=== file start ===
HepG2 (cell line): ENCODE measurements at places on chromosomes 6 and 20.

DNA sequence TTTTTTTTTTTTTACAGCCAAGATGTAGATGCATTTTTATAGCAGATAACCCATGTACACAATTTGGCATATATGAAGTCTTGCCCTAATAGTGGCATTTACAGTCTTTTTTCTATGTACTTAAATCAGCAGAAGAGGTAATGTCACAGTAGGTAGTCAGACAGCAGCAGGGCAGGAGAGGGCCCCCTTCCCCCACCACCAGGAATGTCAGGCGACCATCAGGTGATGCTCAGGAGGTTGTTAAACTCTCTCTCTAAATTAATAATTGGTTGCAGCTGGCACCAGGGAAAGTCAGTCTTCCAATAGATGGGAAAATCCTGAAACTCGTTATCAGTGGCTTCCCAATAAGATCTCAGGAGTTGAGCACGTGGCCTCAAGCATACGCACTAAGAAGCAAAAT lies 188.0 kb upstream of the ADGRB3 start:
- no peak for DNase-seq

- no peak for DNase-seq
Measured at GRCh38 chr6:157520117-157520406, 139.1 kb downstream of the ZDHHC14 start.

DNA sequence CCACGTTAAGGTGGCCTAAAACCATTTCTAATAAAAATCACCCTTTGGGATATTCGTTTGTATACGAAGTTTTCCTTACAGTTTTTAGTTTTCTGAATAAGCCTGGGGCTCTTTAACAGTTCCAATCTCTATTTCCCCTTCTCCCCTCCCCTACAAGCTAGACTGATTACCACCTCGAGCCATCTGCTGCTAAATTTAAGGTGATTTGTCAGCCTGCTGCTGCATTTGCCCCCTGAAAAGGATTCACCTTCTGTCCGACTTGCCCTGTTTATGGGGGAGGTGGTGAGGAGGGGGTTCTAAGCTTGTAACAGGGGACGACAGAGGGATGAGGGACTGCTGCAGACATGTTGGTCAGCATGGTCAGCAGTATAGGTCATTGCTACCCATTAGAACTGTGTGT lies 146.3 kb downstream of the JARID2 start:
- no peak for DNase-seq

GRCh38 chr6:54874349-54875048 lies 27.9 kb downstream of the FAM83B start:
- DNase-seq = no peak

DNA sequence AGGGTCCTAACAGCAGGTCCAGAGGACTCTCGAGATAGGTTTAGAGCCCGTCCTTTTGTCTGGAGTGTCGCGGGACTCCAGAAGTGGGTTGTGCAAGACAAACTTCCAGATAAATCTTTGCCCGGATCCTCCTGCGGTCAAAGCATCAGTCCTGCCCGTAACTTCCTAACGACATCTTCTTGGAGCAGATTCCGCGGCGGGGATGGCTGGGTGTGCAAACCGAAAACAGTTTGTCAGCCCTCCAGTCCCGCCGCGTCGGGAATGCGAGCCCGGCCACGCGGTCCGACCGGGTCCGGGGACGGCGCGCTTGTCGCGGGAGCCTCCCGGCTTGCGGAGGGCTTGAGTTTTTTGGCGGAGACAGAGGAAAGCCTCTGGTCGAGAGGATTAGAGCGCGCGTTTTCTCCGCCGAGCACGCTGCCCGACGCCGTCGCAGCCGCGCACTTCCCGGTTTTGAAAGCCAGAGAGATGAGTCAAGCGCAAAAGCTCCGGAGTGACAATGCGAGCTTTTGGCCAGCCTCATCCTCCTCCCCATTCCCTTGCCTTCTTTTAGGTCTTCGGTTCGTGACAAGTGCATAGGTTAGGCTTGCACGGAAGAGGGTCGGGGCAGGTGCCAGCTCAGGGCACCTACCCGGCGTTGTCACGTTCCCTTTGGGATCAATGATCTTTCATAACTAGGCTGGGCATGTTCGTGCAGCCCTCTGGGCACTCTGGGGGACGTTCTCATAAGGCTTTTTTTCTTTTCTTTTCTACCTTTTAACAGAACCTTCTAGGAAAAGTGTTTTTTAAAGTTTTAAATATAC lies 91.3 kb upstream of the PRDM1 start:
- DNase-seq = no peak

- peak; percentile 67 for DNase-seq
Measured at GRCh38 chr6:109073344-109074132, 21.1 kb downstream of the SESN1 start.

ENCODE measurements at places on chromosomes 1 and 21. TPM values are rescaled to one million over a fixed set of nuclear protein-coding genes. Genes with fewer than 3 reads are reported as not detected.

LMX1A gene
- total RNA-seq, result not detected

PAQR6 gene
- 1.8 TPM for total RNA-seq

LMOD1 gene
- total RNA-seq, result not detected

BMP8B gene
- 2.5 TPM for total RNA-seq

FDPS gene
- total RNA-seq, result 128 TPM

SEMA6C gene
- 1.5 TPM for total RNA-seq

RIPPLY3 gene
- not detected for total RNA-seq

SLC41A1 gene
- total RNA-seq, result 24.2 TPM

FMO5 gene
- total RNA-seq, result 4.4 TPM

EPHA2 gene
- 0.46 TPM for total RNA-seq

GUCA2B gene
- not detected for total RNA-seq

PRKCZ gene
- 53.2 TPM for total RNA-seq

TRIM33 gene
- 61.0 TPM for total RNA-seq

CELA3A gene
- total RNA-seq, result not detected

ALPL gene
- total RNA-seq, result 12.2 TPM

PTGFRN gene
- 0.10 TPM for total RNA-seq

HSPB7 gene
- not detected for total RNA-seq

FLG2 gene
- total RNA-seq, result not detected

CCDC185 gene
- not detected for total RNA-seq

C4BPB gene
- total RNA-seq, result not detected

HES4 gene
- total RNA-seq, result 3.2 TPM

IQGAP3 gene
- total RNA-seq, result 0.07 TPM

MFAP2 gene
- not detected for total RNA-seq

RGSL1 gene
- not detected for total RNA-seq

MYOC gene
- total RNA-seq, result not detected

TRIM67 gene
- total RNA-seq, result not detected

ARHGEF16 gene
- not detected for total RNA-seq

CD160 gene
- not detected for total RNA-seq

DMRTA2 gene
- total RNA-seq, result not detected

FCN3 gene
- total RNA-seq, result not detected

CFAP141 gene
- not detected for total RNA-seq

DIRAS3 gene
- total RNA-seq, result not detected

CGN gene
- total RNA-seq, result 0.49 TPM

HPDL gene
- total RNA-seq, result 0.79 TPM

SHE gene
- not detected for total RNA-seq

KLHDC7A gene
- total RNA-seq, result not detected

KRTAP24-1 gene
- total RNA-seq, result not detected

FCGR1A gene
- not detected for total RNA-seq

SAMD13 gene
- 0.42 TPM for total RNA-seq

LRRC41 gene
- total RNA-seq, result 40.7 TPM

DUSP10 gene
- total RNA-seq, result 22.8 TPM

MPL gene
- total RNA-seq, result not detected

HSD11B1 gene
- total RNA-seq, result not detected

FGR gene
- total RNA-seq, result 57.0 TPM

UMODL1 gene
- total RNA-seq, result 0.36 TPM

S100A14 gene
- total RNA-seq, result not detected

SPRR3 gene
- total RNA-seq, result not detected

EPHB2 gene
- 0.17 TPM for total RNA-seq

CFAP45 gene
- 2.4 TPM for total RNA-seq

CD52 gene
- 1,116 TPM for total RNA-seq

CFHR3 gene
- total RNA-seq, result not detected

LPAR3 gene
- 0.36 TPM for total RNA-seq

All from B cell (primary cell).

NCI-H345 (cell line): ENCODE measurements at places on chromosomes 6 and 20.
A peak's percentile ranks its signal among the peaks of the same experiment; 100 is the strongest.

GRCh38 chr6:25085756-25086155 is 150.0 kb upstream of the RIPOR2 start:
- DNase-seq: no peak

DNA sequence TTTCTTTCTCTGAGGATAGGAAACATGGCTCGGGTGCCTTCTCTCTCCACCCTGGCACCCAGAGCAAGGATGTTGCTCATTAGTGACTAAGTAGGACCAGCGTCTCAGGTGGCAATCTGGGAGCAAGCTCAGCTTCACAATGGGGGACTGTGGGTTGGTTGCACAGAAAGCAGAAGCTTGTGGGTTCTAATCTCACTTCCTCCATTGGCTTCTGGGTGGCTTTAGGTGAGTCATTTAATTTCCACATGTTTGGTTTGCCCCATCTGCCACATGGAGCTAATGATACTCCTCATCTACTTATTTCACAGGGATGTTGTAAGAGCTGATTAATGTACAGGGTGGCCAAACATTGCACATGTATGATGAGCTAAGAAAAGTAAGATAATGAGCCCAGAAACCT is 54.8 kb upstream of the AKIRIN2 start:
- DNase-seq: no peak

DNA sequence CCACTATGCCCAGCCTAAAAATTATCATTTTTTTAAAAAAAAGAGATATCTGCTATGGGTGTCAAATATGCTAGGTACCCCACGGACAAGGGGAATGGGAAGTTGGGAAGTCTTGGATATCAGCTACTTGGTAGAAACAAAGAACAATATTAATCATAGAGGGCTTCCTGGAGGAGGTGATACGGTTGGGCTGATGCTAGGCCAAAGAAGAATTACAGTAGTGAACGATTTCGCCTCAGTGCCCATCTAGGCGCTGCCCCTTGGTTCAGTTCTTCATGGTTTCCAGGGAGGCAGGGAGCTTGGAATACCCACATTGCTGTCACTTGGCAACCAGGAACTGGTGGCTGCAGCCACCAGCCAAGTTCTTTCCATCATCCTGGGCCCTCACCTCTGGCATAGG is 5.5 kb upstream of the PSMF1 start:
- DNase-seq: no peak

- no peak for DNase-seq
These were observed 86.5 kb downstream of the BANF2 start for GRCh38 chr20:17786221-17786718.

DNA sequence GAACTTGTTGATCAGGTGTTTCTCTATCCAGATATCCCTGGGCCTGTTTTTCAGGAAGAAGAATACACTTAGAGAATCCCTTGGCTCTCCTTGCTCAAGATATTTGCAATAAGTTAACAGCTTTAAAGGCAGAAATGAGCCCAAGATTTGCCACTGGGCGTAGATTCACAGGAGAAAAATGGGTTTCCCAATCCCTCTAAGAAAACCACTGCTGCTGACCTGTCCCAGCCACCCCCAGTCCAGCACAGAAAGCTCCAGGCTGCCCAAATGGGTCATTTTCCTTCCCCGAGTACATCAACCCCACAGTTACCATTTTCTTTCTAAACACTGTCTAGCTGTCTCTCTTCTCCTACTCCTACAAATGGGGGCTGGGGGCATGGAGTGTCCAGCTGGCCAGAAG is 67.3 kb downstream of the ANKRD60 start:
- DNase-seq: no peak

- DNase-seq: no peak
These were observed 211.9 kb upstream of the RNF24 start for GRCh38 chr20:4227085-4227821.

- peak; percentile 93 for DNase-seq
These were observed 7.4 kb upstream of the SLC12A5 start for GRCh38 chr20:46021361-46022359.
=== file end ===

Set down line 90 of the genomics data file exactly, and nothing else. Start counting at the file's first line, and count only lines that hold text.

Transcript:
- not detected for total RNA-seq